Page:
His next advice was to "BYOC" or, Be Your Own Competition. "Competition is a great thing," Matt says, "but it can be detrimental if we start to compare ourselves to others." We should focus on continuously bettering ourselves. Comparing ourselves to others can hurt our motivation to keep reaching toward our goals. "Don't worry about what everybody else is doing, follow your own dreams." If we ignore the doubts of others and focus on achieving our own goals, it will help you achieve Emotional Intelligence. Davis also says to set "small goals to pat yourself on the back." Have little benchmarks everyday to help you recognize that you are going a good job.

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Matt Davis also brought up the example of Matthew McConaughey, a famous American actor whose net work is about $95 million. When asked who his hero was, young Matthew McConaughey responded, "Myself in 10 years." We should keep bettering ourselves and plan for the future. Be your own hero. Be the person and the change you want to see in the world.

Another good way to practice Emotional Fitness is to be happy and optimistic. Easier said that done, I know, but happy and optimistic people are able to see the good in themselves, the world, and others. Optimistic people have hope. "There's a lot of good in the world, but if we're not looking for it, it's tough to see," Davis says "if we start to see the best in ourselves and the world around us, we will start to see what we are looking for."

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Adopting an attitude of gratitude can also help us gain Emotional Fitness. Matt Davis asks us to "Recognize everyday what a gift it is to be here." Keep a gratitude journal. People who keep a gratitude journal are generally more happy than those who do not. Keeping a gratitude journal doesn't have to be anything fancy, it can simply be scribbling 3 things you are grateful for on a piece of paper a few times a week. Try it! You may find yourself to be a happier, more optimistic person. If you do try it, please comment below how it works!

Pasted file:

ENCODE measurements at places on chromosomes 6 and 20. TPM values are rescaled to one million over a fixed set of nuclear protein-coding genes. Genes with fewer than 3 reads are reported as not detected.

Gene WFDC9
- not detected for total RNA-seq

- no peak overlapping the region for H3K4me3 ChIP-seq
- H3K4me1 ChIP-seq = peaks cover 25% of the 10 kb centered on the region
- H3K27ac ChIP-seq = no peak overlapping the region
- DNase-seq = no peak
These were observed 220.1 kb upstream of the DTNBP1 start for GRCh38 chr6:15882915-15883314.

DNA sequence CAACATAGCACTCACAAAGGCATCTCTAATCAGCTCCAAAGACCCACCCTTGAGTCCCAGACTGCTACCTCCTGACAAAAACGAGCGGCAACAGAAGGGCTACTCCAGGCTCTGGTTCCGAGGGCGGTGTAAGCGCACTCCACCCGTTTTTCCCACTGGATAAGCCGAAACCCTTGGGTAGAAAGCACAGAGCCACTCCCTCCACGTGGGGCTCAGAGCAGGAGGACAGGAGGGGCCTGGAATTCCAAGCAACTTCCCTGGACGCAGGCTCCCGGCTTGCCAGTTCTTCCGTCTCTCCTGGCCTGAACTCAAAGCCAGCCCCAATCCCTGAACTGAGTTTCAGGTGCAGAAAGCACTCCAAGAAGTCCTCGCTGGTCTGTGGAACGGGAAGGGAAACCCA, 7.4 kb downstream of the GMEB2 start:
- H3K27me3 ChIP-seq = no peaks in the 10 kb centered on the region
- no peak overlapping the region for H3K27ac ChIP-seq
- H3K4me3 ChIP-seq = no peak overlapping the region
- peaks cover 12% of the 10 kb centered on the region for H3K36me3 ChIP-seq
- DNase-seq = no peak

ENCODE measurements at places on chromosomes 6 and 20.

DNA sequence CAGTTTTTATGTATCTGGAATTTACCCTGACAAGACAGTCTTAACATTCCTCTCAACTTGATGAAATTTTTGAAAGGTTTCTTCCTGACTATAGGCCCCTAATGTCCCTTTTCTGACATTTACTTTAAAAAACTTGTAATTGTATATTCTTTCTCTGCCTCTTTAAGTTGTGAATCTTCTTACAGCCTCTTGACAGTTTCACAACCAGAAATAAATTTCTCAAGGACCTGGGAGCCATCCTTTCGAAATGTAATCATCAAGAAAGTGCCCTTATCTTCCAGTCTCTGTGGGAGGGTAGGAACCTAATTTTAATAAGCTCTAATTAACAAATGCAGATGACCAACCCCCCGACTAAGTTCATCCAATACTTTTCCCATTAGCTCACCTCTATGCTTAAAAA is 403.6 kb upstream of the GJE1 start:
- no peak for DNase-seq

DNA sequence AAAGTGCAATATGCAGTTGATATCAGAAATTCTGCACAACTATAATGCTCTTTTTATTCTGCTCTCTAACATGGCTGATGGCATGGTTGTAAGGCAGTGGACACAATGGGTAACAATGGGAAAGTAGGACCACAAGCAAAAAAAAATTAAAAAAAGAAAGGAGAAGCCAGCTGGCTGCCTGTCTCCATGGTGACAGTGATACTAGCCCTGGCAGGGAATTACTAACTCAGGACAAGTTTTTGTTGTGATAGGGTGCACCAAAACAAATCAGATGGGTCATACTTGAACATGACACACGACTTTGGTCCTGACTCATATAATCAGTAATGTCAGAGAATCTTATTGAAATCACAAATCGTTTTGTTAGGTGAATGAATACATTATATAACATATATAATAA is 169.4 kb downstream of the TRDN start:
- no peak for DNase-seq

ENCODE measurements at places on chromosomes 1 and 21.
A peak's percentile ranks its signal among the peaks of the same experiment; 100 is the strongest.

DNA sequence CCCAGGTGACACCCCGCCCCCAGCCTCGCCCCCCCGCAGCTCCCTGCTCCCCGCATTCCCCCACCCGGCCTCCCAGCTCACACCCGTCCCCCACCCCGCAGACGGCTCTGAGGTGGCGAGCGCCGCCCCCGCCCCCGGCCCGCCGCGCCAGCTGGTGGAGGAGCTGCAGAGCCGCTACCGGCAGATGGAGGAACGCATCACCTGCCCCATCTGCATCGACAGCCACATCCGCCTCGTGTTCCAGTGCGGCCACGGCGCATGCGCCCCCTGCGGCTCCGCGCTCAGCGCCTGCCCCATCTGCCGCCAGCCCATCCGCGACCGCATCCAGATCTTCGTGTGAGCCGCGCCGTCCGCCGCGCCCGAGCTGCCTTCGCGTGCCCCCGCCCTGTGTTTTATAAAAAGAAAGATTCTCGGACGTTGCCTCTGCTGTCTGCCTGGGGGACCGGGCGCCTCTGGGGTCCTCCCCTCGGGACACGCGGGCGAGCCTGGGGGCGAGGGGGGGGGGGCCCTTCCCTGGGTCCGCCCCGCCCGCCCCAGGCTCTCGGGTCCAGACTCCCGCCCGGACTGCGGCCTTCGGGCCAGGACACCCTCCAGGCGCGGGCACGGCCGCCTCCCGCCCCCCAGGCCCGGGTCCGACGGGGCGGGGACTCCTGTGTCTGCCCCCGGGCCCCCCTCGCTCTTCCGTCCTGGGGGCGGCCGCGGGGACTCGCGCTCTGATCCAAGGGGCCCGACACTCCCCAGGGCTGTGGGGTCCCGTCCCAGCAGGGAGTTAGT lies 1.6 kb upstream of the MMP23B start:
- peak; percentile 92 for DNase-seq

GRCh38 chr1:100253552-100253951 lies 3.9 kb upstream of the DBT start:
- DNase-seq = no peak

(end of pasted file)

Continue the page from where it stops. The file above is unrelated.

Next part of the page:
Many times in life, plans fall through. A regular person may give up or feel defeated when this happens, but Emotionally Fit people such as ourselves to not give up when everything doesn't go to plan, instead they learn how to adapt and keep moving forward. Matt Davis gives these moments in life a name: A Curveball. An important part of being emotionally fit is "learning to hit a curveball. No matter what you do, you are going to make plans, and things are not going to go as planned. What you need to do is be able to adjust those plans."

What should you do when life throws a curveball? Matt Davis gives us three steps:

1. Expect it. Always be on the lookout. If you have a plan in place, you can see the curveball coming if it isn't part of the plan.

2. When the curveball comes, do not panic. Stop and take a deep breath.

3. Adjust. To execute the plan you need to adjust the plan accordingly.

So, in short, EXPECT the curveball, BREATHE, and ADJUST accordingly. You got this!

Emotional Intelligence is something we can all practice and cultivate, and by having Emotional Intelligence we can be the positive change the world needs in the workplace and in our day-to-day lives.   

Belmont ETP
Global Entrepreneurship Week

This post was originally published on November 13th, 2017

This week, Belmont will be Celebrating Global Entrepreneurship week with thousands of other Entrepreneurs. To celebrate, we have events scheduled throughout the week (November 13-19th).

Our first event will be a talk about Emotional Intelligence for Entrepreneurs with our speaker, Matt Davis, from Grapevine Interactive Technologies. He will inform the students on how emotional intelligence can help your performance. This talk is designed to give you immediate results and increase your overall happiness and achievement. This event is going to be on Monday, November 13, 2017 in Massey 100 at 10:00AM.

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Our Second event will be our much anticipated Business Pitch Competition! 10 of our Belmont Student Entrepreneurs will be competing n for cash prizes in a Shark Tank style environment. They will be presenting two minute business pitches to a the audience and a panel of judges. There will be first, second, and third place winners. The prizes will include $100 for our third place winner, $200 for our second place winner, and $500 for our first place winner! Come out to support your fellow students and to see what amazing businesses they have created. This event will be held in the Massey Boardroom on Wednesday, November 15th at 10:00AM.

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The third and final event of this week will be a Thanksgiving Popup Shop to celebrate our student run businesses! Sweet Creations Pie Bakery will be there, and they will also have live music! Don't miss it! This will be held on November 18, 2017 from 11:00AM - 3:00PM at the student run stores.

So, what exactly is Global Entrepreneurship Week?

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 "Global Entrepreneurship Week is a celebration of the innovators and job creators who launch startups that bring ideas to life, drive economic growth and expand human welfare. During one week each November, GEW inspires people everywhere through local, national and global activities designed to help them explore their potential as self-starters and innovators.